Discover the 10 best places to spot sea birds in the UK – from comical puffins and sleek gannets to leggy waders and dabbling sea ducks, our shorelines teem with fabulous birdlife.

WORDS JENNY OLDAKER

Discover the 10 best places to spot sea birds in the UK – from comical puffins and sleek gannets to leggy waders and dabbling sea ducks, our shorelines teem with fabulous birdlife.

The chip-guzzling gulls of seaside resorts are just a small part of the UK’s seabird story. While they’re certainly the most regularly visible species, the British Isles enjoys a diverse army of coastal sea birds, playing host to several globally important breeding colonies – around eight million seabirds from 25 species nest here each year, while many more waders, divers and sea ducks winter in coastal estuaries, and rare migrants pause en route to warmer climes. Today, overfishing, pollution and climate change are among the threats facing seabird populations, but campaigns from wildlife charities and the implementation of Marine Protected Areas in our waters are helping lead the fightback. We can all do our bit to help, and observing birds in their coastal habitats is a thrilling and accessible first step.

10 best places to spot sea birds in the UK

Skomer Island, Pembrokeshire

If you want to see puffins, beautiful Skomer off the coast of West Wales is the place to get up close and personal with these iconic seabirds. Arriving at their underground burrows on the island in April and remaining here until August, peak season (late-May to July) offers the rare opportunity to see hordes of scurrying puffins – sometimes right around your feet! Skomer is also home to the world’s largest colony of Manx shearwaters, with around 350,000 breeding pairs on the island. However, only overnight guests are likely to spot them, as Manx shearwaters spend their days at sea, returning to their nests at night. Skomer is open from April to September with a strict daily limit on visitor numbers. Find out more at welshwildlife.org.

Poole Harbour, Dorset

Europe’s largest natural harbour is an important destination for birds of all kinds, but one of its most exciting is the osprey. The Poole Harbour Osprey Translocation Project aims to restore a breeding population of these impressive birds of prey to the south coast, and seeing one soaring above the coastline is always a thrill. Look out for the exotic-looking spoonbill too: this popular resident is often seen frequenting Brownsea Lagoon. The area also boasts an impressive count of waders and wildfowl, especially in winter – though the unique geography here provides myriad different habitats, so there’s a vibrant variety of birdlife to enjoy throughout the year. Find out more at birdsofpooleharbour.co.uk and dorsetwildlifetrust.org.uk.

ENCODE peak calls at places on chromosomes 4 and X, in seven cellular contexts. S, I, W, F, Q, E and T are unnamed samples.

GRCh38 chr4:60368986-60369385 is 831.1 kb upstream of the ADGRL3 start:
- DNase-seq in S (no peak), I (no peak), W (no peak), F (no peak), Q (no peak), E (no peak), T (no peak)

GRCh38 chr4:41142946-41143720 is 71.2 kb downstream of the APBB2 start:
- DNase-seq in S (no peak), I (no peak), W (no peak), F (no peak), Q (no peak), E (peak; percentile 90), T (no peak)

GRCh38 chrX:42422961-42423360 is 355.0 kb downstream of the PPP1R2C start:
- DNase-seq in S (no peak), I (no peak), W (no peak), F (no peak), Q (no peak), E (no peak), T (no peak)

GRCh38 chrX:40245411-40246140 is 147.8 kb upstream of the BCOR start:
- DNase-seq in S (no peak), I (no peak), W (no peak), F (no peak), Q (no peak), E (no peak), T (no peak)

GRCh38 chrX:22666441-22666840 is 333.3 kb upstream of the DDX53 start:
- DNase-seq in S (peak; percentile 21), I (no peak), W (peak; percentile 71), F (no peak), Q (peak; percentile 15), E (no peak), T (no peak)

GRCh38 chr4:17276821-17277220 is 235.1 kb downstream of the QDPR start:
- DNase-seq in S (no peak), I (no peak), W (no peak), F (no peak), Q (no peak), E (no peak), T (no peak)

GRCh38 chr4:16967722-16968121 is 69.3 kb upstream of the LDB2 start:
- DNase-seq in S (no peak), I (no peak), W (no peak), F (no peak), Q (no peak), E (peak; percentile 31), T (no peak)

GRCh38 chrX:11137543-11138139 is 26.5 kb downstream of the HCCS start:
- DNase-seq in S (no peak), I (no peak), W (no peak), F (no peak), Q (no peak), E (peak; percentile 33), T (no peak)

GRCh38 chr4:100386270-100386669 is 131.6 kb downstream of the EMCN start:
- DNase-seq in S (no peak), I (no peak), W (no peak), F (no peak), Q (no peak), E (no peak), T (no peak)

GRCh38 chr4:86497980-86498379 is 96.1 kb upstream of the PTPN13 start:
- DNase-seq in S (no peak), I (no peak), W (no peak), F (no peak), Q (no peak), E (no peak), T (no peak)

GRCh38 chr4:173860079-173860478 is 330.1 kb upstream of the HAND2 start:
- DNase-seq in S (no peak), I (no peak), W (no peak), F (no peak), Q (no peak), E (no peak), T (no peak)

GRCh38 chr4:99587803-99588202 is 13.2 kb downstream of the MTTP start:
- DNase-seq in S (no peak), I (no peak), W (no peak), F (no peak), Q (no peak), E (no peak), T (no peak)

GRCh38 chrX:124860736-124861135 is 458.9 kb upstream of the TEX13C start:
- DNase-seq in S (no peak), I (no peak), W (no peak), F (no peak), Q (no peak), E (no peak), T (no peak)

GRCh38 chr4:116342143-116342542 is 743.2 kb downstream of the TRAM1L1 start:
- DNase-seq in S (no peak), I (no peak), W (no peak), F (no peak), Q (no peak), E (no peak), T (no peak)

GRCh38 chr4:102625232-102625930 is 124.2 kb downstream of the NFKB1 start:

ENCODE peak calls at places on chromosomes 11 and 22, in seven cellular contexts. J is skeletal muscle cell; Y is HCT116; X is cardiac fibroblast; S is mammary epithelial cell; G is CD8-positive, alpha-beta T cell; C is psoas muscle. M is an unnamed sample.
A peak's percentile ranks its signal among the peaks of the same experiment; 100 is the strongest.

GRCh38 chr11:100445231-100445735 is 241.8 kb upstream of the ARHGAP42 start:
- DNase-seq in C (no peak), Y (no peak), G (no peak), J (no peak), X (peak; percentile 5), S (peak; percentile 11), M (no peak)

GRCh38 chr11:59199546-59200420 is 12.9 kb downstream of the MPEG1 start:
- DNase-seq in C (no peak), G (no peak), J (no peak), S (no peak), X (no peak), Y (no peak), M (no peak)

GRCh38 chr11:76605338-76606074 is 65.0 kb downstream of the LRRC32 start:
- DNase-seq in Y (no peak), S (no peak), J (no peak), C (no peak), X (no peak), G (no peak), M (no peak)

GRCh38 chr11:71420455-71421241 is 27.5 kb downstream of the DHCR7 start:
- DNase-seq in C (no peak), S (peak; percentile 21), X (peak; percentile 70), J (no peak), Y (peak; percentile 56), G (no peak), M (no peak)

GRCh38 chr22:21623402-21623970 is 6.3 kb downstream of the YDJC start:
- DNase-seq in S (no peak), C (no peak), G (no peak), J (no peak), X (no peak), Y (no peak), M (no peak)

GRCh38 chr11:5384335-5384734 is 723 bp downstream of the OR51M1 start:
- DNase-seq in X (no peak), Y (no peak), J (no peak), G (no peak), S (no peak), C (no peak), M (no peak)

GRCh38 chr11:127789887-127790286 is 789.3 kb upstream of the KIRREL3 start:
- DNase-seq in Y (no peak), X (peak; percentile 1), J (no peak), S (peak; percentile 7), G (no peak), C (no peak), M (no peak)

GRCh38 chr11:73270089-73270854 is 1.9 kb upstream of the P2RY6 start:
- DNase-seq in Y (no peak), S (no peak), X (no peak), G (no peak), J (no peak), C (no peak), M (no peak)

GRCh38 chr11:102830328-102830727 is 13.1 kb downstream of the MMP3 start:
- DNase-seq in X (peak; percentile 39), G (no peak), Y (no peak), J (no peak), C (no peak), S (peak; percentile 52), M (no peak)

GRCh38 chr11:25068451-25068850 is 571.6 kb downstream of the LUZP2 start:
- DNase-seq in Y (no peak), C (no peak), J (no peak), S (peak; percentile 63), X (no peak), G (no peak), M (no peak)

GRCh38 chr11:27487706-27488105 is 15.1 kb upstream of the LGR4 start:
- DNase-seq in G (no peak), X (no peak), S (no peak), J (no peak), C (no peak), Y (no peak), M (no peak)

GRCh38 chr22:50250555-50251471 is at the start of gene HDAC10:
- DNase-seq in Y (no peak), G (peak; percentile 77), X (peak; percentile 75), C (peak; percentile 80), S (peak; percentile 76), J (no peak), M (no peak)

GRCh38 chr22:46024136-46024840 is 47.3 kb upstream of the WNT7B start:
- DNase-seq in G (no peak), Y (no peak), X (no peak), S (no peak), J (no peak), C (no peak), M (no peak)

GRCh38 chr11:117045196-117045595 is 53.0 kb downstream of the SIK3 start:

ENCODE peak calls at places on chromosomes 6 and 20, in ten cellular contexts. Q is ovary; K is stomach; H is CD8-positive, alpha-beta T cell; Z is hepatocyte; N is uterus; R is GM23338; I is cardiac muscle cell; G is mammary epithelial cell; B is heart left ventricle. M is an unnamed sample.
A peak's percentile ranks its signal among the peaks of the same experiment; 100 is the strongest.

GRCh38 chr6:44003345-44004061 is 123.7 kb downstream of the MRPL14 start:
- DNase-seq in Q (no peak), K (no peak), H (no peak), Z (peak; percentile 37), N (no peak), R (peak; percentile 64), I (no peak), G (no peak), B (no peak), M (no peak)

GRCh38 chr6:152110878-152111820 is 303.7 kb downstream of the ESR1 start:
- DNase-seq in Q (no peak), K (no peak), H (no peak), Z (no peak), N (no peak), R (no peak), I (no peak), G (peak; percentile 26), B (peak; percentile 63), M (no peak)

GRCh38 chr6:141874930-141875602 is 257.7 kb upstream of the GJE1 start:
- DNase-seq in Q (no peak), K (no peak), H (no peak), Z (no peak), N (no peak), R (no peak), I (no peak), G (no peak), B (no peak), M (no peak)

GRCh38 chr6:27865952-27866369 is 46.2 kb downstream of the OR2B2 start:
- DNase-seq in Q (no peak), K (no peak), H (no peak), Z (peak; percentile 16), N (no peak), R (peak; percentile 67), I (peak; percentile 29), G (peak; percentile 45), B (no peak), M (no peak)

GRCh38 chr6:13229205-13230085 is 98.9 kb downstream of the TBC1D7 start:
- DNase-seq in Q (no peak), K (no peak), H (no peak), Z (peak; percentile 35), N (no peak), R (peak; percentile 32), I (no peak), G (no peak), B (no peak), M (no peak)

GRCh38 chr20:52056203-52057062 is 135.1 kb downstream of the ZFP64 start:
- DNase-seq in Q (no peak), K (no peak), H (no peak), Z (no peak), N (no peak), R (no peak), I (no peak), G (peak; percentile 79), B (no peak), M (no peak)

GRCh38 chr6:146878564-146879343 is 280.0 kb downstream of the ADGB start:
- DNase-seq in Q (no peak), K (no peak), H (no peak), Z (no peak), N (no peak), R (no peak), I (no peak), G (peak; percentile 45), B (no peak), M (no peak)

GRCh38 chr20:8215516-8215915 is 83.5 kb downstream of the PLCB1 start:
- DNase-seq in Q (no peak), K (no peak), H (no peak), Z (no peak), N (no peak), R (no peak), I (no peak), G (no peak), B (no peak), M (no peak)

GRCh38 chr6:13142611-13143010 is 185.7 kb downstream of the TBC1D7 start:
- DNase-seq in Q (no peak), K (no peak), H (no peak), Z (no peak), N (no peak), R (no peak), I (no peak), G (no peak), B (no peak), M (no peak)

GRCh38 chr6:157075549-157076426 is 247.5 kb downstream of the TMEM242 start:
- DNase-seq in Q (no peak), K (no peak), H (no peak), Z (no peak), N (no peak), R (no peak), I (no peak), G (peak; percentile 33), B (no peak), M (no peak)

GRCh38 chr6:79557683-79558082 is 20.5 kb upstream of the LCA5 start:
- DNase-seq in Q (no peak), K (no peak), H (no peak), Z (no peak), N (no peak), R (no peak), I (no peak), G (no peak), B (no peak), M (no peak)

South Walney, Cumbria

The windswept shingle of South Walney on the north-west coast of England is a haven for birdlife and is especially important for its gulls – it’s home to
a third of the UK’s declining lesser black-backed gull population. Sea ducks, such as the distinctive eider, are also worth looking out for (it’s one of the southernmost places to see breeding eider ducks in Europe). While March to August is arguably the best time to visit South Walney, there are attractions all year round, with diverse migrants in autumn and a host of waders and wildfowl in winter, creating a bustling spectacle against the peaceful backdrop of Morecambe Bay. Find out more at cumbriawildlifetrust.org.uk.

Bempton Cliffs, East Yorkshire

This RSPB-run reserve is the ultimate seabird city. Each spring and summer its vertiginous chalk cliffs are alive with the cacophony of almost half a million seabirds, whose precarious-looking nests cover every available inch of space. Razorbills, guillemots and kittiwakes are regular sights, arriving in springtime to breed. You may even spot a waddling puffin, fresh from a foray for sand eels. The gannets, however, make for the most compelling spectacle – majestic white giants, cruising the coastline and hurtling into the sea at up to 55 miles per hour in pursuit of fish. Even when the breeding colonies have left, the area remains home to tree sparrows and short-eared owls, giving year-round appeal to this dramatic location. Find out more at rspb.org.uk.

Cley and Salthouse Marshes, Norfolk